HomeBusiness DigestSoEs bourse faces resistance

SoEs bourse faces resistance

Nqobile Bhebhe

PLANS to establish the Zimbabwe Comprehensive Equity Exchange (ZCEE), a second stock exchange to cater for state enterprises, could face resistance from stakeholders because it might come with reduced listing requirements thereby compromising the  credibility of the exchange, a cabinet minister has revealed.

According to State Enterprises and Parastatals minister Gorden Moyo, the preferred model of the proposed exchange would be that of China Beijing Equity Exchange (CBEX).
Moyo said the prime motive is to allow struggling parastatals perceived by most financial institutions –– both local and foreign –– to have high credit risk profile to afford them a chance to access funds.
“State-owned Enterprises and Parastatals (SEPs) have, over the years, been plagued by interconnected challenges  chief among these challenges was failure by these entities to secure sufficient funds from financial institutions, government and capital markets to sustain their operational requirements and recapitalisation needs thereby failing to deliver goods and services to the satisfaction of public demand,” he said.
Moyo told businessdigest that once set up, ZCEE is expected to become one of the most important source of funds for enterprises and other market participants who need money for capital expenditure.
“The exchange will trade in ‘securities assets’ with a broad definition which includes securitised credit balances, bonds and derivatives,” said Moyo.
The exchange will be registered under the Securities Commission of Zimbabwe in line with Securities Act Charpter 24.25 promulgated in 2004 and operationalised in 2008.
Moyo said at present most state enterprises fall short of meeting listing requirements on the main stock exchange.
“Most SEPs have huge debt which might result in delayed declared dividends. Some might take two to three years before any dividends are declared. The requirement that compels companies to forecast earnings and dividend for them to list on the ZSE reduces the chances of reviving SEPs through getting listed on the bourse,” Moyo said.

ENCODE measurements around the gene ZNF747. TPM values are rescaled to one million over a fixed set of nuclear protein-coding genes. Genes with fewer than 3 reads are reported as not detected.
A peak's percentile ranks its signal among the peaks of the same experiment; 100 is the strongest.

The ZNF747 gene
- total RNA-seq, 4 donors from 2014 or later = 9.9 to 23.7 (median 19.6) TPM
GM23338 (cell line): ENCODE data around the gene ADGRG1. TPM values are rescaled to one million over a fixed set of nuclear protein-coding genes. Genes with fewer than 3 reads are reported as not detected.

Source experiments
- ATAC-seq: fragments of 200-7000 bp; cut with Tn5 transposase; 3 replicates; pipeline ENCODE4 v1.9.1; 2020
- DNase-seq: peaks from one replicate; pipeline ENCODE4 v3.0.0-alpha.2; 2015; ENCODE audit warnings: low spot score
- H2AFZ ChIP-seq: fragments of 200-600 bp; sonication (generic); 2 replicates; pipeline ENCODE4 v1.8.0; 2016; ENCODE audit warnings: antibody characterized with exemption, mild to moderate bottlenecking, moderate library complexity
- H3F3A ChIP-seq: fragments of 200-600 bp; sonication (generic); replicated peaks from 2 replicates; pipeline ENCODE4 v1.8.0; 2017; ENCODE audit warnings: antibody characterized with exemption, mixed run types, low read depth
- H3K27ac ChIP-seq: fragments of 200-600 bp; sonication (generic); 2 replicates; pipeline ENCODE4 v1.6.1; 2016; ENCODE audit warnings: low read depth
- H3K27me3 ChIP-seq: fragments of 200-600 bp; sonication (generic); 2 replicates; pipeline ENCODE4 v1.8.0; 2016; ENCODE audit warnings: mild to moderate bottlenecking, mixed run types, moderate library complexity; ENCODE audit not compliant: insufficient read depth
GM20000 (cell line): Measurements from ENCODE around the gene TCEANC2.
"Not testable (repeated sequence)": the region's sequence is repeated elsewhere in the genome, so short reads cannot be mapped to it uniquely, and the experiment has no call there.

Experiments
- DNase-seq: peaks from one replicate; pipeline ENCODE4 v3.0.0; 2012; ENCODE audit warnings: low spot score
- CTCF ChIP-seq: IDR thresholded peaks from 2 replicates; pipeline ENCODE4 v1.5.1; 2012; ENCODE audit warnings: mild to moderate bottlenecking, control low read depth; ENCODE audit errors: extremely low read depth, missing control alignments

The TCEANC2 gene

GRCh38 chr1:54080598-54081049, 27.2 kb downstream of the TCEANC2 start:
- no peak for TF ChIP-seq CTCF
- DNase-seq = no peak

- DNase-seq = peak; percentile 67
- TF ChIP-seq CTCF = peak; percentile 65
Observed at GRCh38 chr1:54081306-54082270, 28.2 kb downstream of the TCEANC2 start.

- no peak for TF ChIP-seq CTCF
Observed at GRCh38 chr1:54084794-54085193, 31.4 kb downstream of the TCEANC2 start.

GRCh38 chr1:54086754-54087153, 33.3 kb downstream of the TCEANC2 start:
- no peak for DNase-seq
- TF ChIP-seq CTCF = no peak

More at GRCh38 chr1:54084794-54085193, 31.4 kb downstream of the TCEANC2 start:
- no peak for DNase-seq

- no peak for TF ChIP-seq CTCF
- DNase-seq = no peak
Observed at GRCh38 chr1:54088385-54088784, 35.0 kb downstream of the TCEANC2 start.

Government, he says, may take a decision not to offload at least 30% shares to the public consistent with its policy objectives and this might be inconsistent with ZSE which requires issuing a minimum of 30% shares to the public.
However, parastatals have been struggling to compile audited financials for close to five years and stakeholders might not buy-in into the proposal.
“Relaxed listing requirements for the SEPs may reduce credibility of the equity exchange. Relaxing of listing qualifications scare away investors and will therefore result in low investors’ participation. However, this challenge can be countered by ensuring no compromise on key fundamentals of the Exchange,” said the minister.
“When, a SEP or SME wants to recapitalise it would sell equity through an initial public offer or seasonal issue or bonds to the public, which will be then traded on the Exchange. The issued bonds and equity can then be easily traded on the ZCEE that is the secondary trading. In this regard equity issued by SEPs will become one of the flexible funding options that will be made possible by the establishment of the Exchange.”

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